Before she died at the age of only 34 in 1943, French philosopher Simone Weil left behind an intense body of work around Christian philosophy, mysticism and political activism. One of her most famous essays has been newly translated into English by renowned essayist and critic Simon Leys.
When someone joins a party, it is usually because he has perceived, in the activities and propaganda of this party, a number of things that appeared to him just and good. Still, he has probably never studied the position of the party on all the problems of public life. When joining the party, he therefore also endorses a number of positions which he does not know. In fact, he submits his thinking to the authority of the party. As, later on, little by little, he begins to learn these positions, he will accept them without further examination. This replicates exactly the situation of whoever joins the Catholic orthodoxy along the lines of Saint Thomas.
If a man were to say, as he applied for his party membership card, ‘I agree with the party on this and that question; I have not yet studied its other positions and thus I entirely reserve my opinion, pending further information,’ he would probably be advised to come back at a later date.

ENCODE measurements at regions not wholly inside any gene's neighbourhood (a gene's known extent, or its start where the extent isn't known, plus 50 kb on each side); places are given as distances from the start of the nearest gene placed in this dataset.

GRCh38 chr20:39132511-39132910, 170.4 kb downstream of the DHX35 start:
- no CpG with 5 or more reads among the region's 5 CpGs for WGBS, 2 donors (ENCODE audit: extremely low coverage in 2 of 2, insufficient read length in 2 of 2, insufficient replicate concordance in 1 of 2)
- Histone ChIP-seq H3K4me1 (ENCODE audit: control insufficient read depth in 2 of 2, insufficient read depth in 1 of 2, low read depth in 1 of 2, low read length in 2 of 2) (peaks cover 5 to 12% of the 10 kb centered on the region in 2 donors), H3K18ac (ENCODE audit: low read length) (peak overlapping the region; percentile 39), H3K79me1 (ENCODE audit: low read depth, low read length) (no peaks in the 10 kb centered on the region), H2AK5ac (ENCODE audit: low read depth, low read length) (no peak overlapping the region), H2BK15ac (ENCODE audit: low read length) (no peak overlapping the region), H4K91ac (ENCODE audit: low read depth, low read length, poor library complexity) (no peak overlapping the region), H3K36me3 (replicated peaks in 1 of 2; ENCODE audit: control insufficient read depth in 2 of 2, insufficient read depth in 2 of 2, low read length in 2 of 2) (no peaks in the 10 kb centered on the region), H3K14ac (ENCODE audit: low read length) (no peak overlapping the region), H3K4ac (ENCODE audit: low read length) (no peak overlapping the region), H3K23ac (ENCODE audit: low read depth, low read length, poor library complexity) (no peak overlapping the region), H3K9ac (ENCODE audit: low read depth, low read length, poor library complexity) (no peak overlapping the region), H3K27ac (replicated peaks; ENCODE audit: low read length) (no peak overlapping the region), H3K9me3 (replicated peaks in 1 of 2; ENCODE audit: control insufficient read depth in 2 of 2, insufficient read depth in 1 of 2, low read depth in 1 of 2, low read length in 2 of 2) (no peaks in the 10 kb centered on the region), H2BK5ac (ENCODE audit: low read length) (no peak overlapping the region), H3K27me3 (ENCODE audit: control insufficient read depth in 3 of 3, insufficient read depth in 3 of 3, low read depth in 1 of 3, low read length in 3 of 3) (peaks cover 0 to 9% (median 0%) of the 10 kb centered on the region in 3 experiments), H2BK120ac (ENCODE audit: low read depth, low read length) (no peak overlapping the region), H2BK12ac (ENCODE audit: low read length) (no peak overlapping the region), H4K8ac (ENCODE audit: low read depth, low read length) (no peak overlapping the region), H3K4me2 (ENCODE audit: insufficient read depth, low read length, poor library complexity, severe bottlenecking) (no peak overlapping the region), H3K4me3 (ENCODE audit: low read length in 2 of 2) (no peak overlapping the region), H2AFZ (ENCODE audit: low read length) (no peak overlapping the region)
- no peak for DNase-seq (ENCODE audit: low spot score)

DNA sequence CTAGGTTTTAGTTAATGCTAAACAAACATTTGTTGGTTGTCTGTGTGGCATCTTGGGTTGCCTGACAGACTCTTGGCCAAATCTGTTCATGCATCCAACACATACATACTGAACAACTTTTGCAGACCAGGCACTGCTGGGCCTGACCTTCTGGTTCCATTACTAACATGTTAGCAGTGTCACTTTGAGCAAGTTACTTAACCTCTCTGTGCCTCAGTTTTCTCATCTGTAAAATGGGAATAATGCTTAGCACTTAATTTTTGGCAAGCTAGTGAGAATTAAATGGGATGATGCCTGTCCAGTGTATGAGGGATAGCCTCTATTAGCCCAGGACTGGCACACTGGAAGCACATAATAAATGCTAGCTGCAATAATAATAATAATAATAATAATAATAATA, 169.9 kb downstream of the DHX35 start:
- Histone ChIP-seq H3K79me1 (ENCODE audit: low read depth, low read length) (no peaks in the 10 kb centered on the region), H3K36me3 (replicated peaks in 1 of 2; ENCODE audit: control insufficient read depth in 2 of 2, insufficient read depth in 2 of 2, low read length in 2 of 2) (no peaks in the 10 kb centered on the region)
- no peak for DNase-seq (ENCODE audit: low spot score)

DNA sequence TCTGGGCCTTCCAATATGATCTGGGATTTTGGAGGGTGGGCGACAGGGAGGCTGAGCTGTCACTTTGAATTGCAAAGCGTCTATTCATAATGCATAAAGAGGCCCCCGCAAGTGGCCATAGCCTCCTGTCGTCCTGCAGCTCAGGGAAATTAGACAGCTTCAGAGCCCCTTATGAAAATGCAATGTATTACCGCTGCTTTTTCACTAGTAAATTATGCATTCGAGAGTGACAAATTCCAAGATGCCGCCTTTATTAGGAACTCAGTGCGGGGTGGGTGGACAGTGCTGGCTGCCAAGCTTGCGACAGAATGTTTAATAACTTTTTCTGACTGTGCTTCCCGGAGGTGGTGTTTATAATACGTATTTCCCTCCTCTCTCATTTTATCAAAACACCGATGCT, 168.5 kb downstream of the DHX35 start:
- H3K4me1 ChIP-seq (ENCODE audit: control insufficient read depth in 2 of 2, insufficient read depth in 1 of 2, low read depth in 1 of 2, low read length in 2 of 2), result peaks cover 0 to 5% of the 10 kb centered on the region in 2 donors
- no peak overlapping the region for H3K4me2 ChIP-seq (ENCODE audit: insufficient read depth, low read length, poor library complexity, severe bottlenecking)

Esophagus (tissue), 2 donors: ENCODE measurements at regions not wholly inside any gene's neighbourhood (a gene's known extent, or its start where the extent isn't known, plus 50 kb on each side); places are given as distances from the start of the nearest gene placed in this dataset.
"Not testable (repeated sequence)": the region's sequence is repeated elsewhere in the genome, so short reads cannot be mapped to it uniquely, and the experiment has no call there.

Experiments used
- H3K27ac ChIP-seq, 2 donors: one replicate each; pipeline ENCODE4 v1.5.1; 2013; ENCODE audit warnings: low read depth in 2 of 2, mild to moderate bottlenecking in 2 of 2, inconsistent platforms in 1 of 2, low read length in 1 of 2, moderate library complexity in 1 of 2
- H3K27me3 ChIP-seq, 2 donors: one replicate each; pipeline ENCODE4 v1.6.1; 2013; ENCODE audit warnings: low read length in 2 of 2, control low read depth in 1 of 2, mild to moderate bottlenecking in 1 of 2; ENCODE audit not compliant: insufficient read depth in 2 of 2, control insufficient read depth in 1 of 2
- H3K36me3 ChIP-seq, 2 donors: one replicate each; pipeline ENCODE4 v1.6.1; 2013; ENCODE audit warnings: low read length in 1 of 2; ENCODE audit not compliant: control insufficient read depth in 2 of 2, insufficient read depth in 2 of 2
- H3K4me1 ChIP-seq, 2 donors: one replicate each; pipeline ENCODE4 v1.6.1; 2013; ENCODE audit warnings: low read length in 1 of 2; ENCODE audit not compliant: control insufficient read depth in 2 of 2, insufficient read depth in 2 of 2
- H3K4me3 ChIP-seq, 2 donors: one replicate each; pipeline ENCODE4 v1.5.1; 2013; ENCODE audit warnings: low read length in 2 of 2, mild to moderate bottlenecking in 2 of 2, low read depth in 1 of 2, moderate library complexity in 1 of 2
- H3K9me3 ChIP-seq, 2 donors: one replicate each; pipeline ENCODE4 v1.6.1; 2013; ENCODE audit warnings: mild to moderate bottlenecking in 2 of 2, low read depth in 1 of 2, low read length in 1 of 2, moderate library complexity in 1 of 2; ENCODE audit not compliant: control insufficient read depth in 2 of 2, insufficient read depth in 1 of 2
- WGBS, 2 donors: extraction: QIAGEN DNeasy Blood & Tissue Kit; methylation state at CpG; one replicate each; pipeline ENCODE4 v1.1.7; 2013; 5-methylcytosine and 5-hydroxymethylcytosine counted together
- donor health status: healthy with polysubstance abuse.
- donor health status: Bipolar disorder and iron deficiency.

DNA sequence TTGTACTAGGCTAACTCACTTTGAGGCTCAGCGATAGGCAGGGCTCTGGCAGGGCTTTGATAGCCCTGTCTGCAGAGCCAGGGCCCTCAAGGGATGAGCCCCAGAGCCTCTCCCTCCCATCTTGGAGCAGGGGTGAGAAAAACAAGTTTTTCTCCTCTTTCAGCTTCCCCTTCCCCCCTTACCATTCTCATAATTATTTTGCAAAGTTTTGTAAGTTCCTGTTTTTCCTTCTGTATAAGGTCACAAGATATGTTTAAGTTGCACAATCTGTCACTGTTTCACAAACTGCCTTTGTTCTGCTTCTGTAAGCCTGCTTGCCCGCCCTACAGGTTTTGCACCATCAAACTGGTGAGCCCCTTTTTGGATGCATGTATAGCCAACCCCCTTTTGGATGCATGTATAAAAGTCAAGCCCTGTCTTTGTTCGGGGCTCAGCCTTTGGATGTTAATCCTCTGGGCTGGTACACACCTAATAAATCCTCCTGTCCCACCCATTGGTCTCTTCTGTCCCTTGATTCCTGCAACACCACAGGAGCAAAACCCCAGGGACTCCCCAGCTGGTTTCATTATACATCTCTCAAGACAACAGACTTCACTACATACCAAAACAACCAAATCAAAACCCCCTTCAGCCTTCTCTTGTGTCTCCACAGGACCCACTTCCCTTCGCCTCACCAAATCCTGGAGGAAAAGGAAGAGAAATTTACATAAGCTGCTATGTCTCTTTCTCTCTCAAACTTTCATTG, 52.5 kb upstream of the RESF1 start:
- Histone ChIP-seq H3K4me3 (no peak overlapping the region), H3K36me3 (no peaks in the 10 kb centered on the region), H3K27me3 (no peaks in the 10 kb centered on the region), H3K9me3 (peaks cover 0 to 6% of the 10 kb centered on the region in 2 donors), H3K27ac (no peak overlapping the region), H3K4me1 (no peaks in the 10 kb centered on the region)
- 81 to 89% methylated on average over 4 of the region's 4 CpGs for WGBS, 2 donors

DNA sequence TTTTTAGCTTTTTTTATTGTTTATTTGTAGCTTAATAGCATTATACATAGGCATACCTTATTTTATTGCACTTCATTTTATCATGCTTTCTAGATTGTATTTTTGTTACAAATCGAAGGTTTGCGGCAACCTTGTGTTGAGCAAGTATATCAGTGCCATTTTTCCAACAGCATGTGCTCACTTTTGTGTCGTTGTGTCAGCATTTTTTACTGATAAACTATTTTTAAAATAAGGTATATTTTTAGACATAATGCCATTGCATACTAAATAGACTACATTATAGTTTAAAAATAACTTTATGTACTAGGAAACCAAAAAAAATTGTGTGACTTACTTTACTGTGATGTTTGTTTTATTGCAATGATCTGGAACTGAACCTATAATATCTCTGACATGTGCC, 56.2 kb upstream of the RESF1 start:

In fact – and with very few exceptions – when a man joins a party, he submissively adopts a mental attitude which he will express later on with words such as, ‘As a monarchist, as a Socialist, I think that …’ It is so comfortable! It amounts to having no thoughts at all. Nothing is more comfortable than not having to think.
As regards the third characteristic of political parties – that they are machines to generate collective passions – this is so spectacularly evident that it scarcely needs further demonstration. Collective passion is the only source of energy at the disposal of parties with which to make propaganda and to exert pressure upon the soul of every member.
One recognises that the partisan spirit makes people blind, makes them deaf to justice, pushes even decent men cruelly to persecute innocent targets. One recognizes it, and yet nobody suggests getting rid of the organisations that generate such evils.
Intoxicating drugs are prohibited. Some people are nevertheless addicted to them. But there would be many more addicts if the state were to organise the sale of opium and cocaine in all tobacconists, accompanied by advertising posters to encourage consumption.